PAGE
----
Don't get me wrong: attempts at dramatic resolutions can lead to burnout and despair when they don't work. Even worse, they can feed pride and self-righteousness when they do. Besides, we're not very good judges of what we need to be working on right now. Sometimes we need to stop assuming we're the expert and ask somebody who is: the endo, the spiritual director, or the dietician, as the case may be.

Another game-changer is reminding yourself that it's OK to keep on reassessing whatever it is you're trying. This holds true whether the change is dramatic or miniscule. When I try tweaking my kids' homeschool routine, for example, I give it six weeks to see whether the tweak is working, and I plan to reassess it then. Inertia is a powerful force, and so is the sloth that keeps people from even establishing a new habit firmly enough to let inertia set in. 

So the moral of the story is--what, exactly? How about: Be realistic, but not "too" realistic. Human persons are just not amenable to a one-size-fits-all kind of self-realization, much as it would simplify life if we were. So Happy New Year, anybody who's still reading! I'm off to lose 50 pounds.

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Every heart, every heart 
to love will come 
but like a refugee. 

Ring the bells that still can ring 
Forget your perfect offering 
There is a crack, a crack in everything 
That's how the light gets in.
– Anthem, Leonard Cohen

Russian aggression. Zika panic. Police shootings. Children without clean water in Flint, MI. Refugees risking everything to escape violence. Terrorist attacks in Brussels, Turkey, Nice. Wildfires and drought in parts of the US and Canada. Brexit, Trump, and renewed division and suspicion buoyed by populist movements across the west. The Pulse nightclub shooting. Continued war and tragedy in Iraq and Syria.

2016 has been a dark year in so many ways. 

And then there were the deaths. Not just politically and historically significant deaths, like Antonin Scalia or Fidel Castro. So many of the people who died this year were people who inspired and encouraged us with their work, their art, and their warmth. Harper Lee, Patty Duke, Prince, Leonard Cohen, Merle Haggard, Maurice White, Gene Wilder, Alan Rickman, Sharon Jones, Muhammad Ali, Florence Henderson, John Glenn...the obituaries kept coming at a record-breaking rate

The shadows cast by the losses and tragedies of this year can feel unendurable. But in the midst of the grieving and the heartache, I saw light alongside the pain and loss.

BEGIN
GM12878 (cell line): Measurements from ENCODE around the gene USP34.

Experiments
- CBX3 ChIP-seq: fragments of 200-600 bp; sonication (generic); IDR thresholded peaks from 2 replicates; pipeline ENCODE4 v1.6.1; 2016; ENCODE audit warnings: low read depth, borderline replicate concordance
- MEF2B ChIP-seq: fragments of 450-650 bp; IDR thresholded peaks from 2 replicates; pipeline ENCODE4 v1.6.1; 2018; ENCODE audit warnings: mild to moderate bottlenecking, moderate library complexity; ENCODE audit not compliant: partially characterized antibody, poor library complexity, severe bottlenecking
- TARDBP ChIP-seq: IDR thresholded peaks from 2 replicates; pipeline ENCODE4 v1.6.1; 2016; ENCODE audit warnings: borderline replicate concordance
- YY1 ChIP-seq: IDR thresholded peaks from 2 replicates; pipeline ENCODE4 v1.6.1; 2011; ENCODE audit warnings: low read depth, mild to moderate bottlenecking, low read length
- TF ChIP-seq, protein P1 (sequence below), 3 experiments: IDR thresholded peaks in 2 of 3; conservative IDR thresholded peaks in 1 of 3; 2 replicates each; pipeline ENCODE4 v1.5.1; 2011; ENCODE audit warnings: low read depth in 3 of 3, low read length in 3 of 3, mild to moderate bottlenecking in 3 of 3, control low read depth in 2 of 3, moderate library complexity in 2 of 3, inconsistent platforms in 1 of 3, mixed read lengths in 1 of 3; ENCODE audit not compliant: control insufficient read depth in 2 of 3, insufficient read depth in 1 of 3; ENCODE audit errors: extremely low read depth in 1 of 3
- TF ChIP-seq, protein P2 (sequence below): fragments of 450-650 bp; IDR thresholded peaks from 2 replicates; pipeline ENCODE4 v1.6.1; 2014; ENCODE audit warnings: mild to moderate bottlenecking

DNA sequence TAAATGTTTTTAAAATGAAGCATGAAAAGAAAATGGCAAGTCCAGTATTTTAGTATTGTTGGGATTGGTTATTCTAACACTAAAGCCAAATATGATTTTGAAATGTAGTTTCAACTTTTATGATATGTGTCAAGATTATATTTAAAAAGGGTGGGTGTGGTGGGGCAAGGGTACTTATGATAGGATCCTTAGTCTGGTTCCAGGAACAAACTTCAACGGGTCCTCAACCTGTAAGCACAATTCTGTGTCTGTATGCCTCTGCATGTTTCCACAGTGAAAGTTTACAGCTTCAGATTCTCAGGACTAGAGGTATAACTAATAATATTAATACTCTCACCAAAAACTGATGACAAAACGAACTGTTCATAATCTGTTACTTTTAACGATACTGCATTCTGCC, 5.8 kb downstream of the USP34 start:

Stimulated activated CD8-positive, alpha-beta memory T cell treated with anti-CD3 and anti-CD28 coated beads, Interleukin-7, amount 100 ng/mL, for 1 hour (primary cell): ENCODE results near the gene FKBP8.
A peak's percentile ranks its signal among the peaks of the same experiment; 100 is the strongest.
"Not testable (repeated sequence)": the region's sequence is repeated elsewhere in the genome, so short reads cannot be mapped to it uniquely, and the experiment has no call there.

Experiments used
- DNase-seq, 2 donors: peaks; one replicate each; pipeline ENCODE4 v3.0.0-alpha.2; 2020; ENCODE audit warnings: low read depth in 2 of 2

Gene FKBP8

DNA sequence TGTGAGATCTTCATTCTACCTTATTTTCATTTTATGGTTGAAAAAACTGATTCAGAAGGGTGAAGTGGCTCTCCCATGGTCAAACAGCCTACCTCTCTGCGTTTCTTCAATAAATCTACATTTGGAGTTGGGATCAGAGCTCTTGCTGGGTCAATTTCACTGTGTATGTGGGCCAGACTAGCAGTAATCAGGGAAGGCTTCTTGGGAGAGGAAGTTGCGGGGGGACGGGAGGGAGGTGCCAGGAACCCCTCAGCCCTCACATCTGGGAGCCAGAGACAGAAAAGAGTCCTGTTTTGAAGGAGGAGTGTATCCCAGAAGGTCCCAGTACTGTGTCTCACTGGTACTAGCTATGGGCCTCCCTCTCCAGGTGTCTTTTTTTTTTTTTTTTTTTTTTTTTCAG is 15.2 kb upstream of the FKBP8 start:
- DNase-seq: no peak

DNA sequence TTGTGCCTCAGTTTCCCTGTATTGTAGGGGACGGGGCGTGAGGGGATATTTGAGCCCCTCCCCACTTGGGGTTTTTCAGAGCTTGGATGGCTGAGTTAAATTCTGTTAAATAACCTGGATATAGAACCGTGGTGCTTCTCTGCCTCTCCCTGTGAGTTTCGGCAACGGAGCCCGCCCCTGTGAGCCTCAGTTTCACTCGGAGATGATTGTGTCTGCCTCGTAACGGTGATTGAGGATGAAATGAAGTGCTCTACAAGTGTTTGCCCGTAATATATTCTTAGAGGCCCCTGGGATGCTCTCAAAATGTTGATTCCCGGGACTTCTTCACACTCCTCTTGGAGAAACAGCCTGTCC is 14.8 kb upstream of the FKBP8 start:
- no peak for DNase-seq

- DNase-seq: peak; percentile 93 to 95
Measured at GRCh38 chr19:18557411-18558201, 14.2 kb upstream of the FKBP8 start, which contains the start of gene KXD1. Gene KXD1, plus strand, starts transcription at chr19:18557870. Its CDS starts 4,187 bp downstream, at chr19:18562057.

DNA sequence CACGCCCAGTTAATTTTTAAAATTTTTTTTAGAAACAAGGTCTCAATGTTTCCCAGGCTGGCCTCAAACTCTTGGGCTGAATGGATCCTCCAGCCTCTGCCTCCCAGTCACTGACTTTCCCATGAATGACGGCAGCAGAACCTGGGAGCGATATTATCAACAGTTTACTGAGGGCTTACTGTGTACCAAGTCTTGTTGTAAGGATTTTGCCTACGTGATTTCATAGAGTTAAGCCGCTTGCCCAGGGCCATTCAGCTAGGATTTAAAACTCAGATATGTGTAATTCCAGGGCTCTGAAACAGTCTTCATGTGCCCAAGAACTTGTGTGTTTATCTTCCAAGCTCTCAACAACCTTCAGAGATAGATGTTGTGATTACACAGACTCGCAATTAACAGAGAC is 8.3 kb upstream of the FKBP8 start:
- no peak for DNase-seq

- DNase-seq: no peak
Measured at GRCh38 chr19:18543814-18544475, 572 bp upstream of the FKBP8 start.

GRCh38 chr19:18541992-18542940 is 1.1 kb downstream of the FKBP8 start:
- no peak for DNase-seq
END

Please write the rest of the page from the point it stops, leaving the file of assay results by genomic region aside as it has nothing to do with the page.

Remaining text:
When David Bowie died in January of 2016, it was the end to his music-making here. His fans shared their sense of loss with the world, through tributes and, naturally, by sharing their favourite songs. And something interesting happened. People who had never paid much attention to the person or the music of David Bowie, or known anything of him past the briefest awareness and the names of a couple of his most famous songs or albums--those people clicked on links and bought songs and read biographical essays...and beauty spread a bit further into the world. 

Again and again, this year, I saw beauty follow sadness, touch people, connect people. We watched movies we'd never watched before to understand the artistry of Alan Rickman and the genius of Gene Wilder. Maurice White and Sharon Jones were introduced to young people who had never heard of Earth, Wind, & Fire or The Dap-Kings. We listened to our fathers reminisce about Florence Henderson, America's Mom. We looked to the sky with renewed wonder, reminded that it has only been a little over half a century since John Glenn became the first American to orbit the earth, heralding an era of space exploration and discovery that inspired a generation.

Public Domain, via wikimedia

We often have occasion to remember that no joy in this life comes to us entirely unmixed with sorrow. The wheat and the tares grow together until the harvest, and the poor we will have always. It's clear that an earthly, here-and-now paradise is not promised to us.

But that truth brings with it this comfort: there is no sorrow entirely unmixed with joy. In the face of tragedy, we can be stirred to greater passion, greater dedication to love, greater gratitude for the people around us. In the wake of the mass shooting in Orlando, the deadliest in US history, writer and composer Lin-Manuel reminded me of this truth in his sonnet, delivered at the Tony awards in lieu of an acceptance speech:

...When senseless acts of tragedy remind us
That nothing here is promised, not one day.
This show is proof that history remembers
We lived through times when hate and fear seemed stronger;
We rise and fall and light from dying embers, 
remembrances that hope and love last longer
And love is love is love is love is love is love is love is 
love cannot be killed or swept aside....

Anyone who has driven a highway at night knows that the more complete the darkness is, the more brilliant and eye-catching even distant or scattered light. We know that

The light shines in the darkness, and the darkness has not overcome it. – John 1:5

Photo by jeet_san

In a time of fear, I've seen generosity and hospitality to refugees reach into my own small town, shedding light and building community where there could have been suspicion or apathy. Hurricanes and wildfires have inspired outpourings of aid and comfort. Friends struggling with private sorrows have forged brave new beginnings, been lifted by the prayers and kindness of unseen friends, and found strength where they thought there was nothing but weakness. 

I write this during the darkest week of the year. The nights are long around me and the days are short and cold. Here, in the dark, is when Christian tradition marks the coming of the Light of the World. "The people walking in darkness have seen a great light; on those living in the land of deep darkness a light has dawned." Christ came to an occupied land, to a stable in an over-crowded town, to a humble man and woman. God became man and came to live among us, not despite our sins and the darkness and hardness of our hearts, but—o happy fault!—because of them, in response to them.  

I quoted Leonard Cohen when I began this post.

"There is a crack, a crack in everything/ That's how the light gets in." 

This has been a year to leave us our hearts feeling bruised and broken. But if we bring them with us to the manger this Christmas, perhaps the Light will get in through the cracks in our hearts, that we too may shine in the dark places and be not overcome.